The citizens of those States I just named, Texas, Florida, Tennessee, Washington, South Dakota, Nevada, Wyoming, pay more Federal income tax per capita than citizens equally positioned in other States. Why? Because our basic tax mechanisms are the sales tax, not the State income tax, and we cannot deduct the State sales tax from our Federal income. So this is your best chance, this is your only chance, and you must vote against the previous question. That idea is anathema to some of our colleagues, but I think we need to rise above the petty proceduralisms of this House, rise above what your House leadership may be telling you or not telling you; and this is a choice to stand up with your people back home or to obey the rules of Washington.

Let us stand up for our people back home. Let us get basic tax fairness to our citizens. To do that, you have to vote against the previous question. This is not an ordinary vote on a regular Wednesday in Washington, D.C. This is your best chance, this is your only chance to get tax fairness for your people back home.

Mr. LINDER. Mr. Speaker, I reserve the balance of my time.

Mr. HASTINGS of Florida. Mr. Speaker, I would urge our colleagues who are back in their offices and committees to come on down here and explain to the middle class in America why this AMT is not a tax increase on them.

Mr. Speaker, I yield 2 minutes to the gentleman from Tennessee (Mr. Davis).

Mr. DAVIS of Tennessee. Mr. Speaker, I compliment my colleague from Tennessee for the remarks he has just made. Having served in the Tennessee State legislature in both the House and the Senate, one of the issues that was debated and discussed so often in both of those chambers, in both the House and Senate in Tennessee, is how can we bring tax fairness from the Federal level to those of us who live in States that only fund education through a sales-tax-based revenue stream. Our Speaker of the Senate was so fond of saying, "Uncle Sam taxes taxes." In fact, that is exactly what this Congress and what this Federal tax structure does to States who choose not to have an income tax. We tax taxes. That is certainly not what we intend, but that is the fact. We allow States who impose an income tax, either local or on the State level, on individuals who live in those States a deduction for the tax that they pay in State taxes to be deducted from the Federal income tax, but we do not allow those of us who live in States such as Tennessee who choose to manage their governments better, perhaps, than most by not imposing a tax on income.

In this Nation, we tax assets, a person's home. We tax purchases of food and clothing in the State that I live in and nonprescription drugs. Other States tax income. We have chosen not to do that. As a result of the tax bill that passed in 1986, you are imposing a tax on tax for those of us who choose to manage our States better, perhaps, than other States. I ask my colleagues to vote against the previous question.

Mr. LINDER. Mr. Speaker, I would like to just take enough time to remind the gentleman that the 1986 tax act was called the Bradley-Gephardt bill.

Mr. Speaker, I reserve the balance of my time.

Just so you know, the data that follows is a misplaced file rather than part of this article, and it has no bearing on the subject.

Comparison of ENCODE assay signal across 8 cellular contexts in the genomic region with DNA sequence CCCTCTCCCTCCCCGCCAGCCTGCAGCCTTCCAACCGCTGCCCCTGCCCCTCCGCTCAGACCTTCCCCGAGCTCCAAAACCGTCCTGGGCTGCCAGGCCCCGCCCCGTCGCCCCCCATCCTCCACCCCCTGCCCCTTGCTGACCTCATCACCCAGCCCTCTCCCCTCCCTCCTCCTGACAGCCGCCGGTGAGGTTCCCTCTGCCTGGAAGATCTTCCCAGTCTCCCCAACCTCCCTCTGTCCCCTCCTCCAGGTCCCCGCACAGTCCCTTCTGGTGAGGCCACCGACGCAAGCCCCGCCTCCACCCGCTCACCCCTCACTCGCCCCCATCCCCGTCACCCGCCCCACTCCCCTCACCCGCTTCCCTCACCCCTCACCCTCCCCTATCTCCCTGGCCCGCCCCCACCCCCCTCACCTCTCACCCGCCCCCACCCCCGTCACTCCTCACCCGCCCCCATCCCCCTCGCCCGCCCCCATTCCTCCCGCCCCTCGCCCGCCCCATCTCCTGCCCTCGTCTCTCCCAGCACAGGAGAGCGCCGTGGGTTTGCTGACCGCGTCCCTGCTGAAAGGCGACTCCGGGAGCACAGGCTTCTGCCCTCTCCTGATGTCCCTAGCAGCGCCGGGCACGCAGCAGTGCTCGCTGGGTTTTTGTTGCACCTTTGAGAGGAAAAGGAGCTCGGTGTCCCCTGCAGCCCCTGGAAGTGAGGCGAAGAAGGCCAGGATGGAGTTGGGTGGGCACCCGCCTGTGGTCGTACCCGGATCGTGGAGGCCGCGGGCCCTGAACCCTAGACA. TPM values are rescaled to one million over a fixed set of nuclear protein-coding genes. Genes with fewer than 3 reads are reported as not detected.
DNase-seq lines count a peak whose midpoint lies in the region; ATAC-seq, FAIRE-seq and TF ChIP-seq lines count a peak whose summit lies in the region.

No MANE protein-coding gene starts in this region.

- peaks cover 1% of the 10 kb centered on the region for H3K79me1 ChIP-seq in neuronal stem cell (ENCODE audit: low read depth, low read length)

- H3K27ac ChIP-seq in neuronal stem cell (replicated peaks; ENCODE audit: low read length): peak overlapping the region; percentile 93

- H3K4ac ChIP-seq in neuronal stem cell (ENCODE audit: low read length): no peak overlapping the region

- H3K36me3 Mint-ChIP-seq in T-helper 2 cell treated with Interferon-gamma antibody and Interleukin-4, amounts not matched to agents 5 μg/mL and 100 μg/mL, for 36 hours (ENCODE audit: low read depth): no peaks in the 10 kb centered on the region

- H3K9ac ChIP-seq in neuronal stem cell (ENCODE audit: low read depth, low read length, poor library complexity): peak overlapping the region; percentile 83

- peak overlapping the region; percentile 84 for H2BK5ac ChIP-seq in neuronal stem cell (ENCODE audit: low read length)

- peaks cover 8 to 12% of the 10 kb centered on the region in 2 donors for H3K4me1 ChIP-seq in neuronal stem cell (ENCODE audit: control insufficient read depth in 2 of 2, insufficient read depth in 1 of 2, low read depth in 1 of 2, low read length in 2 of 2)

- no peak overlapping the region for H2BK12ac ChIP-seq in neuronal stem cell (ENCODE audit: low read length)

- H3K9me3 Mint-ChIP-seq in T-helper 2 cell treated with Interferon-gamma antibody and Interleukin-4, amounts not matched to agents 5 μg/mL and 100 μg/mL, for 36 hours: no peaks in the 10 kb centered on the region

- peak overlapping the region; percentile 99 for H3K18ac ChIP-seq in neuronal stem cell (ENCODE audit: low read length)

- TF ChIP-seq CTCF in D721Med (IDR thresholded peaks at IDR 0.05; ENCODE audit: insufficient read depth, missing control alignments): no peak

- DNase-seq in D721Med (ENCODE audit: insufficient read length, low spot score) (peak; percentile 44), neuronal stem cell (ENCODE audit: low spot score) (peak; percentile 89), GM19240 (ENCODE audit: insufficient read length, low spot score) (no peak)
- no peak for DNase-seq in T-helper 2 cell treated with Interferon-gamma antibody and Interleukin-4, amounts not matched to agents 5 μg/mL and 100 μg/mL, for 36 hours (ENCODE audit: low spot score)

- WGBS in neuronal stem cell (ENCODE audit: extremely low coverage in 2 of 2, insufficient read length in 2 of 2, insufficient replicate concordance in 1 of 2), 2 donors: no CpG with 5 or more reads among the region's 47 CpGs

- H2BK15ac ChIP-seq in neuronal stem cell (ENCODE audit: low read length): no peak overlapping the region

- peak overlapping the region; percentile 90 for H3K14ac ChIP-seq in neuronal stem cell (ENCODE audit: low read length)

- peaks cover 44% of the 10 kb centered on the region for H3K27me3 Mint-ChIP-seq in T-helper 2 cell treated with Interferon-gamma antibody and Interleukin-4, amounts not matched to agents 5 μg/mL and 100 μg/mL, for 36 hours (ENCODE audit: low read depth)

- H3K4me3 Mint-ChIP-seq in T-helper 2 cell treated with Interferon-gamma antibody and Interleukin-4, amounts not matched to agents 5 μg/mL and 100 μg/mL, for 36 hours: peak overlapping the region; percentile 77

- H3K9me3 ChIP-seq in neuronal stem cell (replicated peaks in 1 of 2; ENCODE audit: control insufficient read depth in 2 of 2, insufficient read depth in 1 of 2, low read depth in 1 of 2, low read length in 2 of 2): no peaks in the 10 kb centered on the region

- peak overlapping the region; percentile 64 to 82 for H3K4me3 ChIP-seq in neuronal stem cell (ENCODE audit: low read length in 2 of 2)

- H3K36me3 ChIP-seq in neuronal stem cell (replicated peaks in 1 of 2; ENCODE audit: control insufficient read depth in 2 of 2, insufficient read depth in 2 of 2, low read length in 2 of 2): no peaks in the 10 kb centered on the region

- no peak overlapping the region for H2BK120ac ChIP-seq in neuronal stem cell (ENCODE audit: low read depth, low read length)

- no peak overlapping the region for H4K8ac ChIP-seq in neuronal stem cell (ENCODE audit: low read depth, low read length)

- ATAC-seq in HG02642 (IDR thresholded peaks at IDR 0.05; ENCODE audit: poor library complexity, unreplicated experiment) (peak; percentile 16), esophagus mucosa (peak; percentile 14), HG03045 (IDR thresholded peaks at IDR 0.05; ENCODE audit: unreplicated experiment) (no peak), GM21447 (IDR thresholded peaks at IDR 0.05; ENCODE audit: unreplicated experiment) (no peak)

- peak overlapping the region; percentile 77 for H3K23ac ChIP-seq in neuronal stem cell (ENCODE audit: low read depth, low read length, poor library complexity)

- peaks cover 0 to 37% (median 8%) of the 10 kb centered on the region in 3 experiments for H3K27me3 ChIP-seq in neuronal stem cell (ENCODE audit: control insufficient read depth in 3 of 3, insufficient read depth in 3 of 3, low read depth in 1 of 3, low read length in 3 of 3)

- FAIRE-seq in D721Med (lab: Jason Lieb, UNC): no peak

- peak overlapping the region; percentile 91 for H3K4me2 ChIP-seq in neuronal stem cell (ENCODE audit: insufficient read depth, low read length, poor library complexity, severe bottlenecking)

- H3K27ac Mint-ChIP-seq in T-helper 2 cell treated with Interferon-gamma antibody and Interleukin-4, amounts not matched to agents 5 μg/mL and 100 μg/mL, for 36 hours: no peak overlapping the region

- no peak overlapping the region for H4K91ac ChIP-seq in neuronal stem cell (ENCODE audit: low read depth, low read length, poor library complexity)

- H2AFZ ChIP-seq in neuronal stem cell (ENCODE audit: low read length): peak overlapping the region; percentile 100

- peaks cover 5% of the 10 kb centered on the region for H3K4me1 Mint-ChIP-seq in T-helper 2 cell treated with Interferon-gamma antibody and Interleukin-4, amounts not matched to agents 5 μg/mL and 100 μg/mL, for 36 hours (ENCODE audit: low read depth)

Mr. HASTINGS of Florida. The name of the bill, Mr. Speaker, does not make it any more correct. The problem still exists.

Mr. Speaker, I yield 2 minutes to the gentleman from Texas (Mr. Lampson).

Mr. LAMPSON. Mr. Speaker, I also want to say it does not matter what you call it. If it is inequity, it is inequity. If it is not fair, it is not fair. That is what I want to talk about this morning in this debate. We have lost the issue of a simple matter of equity and fairness.

I spent 19 years as a property tax collector in the State of Texas. My whole goal in assessing value to property was to make sure that no property owner, no taxpayer paid an unfair burden in comparison to the others. Our Tax Code unfairly penalizes those who live in States where there is no local or State income tax, which includes my State of Texas. Just as I cannot accept discrimination on how our government treats individuals, I do not want to accept discrimination in how our government taxes our citizens across the board. My colleague from Washington State knows this all too well, and that is why his proposed amendment is so important and timely, because it restores sales tax deductibility for residents of States with no local or State income taxes.

As current law stands, residents in States with local or State income taxes can deduct those amounts from their Federal taxes. So I ask you, where is the fairness for our hardworking, tax-paying citizens? Texas is one of nine States with no income tax; and as a result of the 1986 Federal tax reform law, regardless of who wrote it and who voted for it, that does not matter. That happened then, today is today. Sales taxes are not deductible. As a result, we are not treating all taxpayers in this country equally. Consider this: if Texans could deduct what they pay in State and local sales taxes, they could keep more than $700 million. That is a lot of money. That is money that the hardworking citizens of southeast Texas and the gulf coast region in my district could use to care for their senior citizens, pay their daily bills, use for unexpected emergencies, or even help offset our rising cost of school property taxes at home.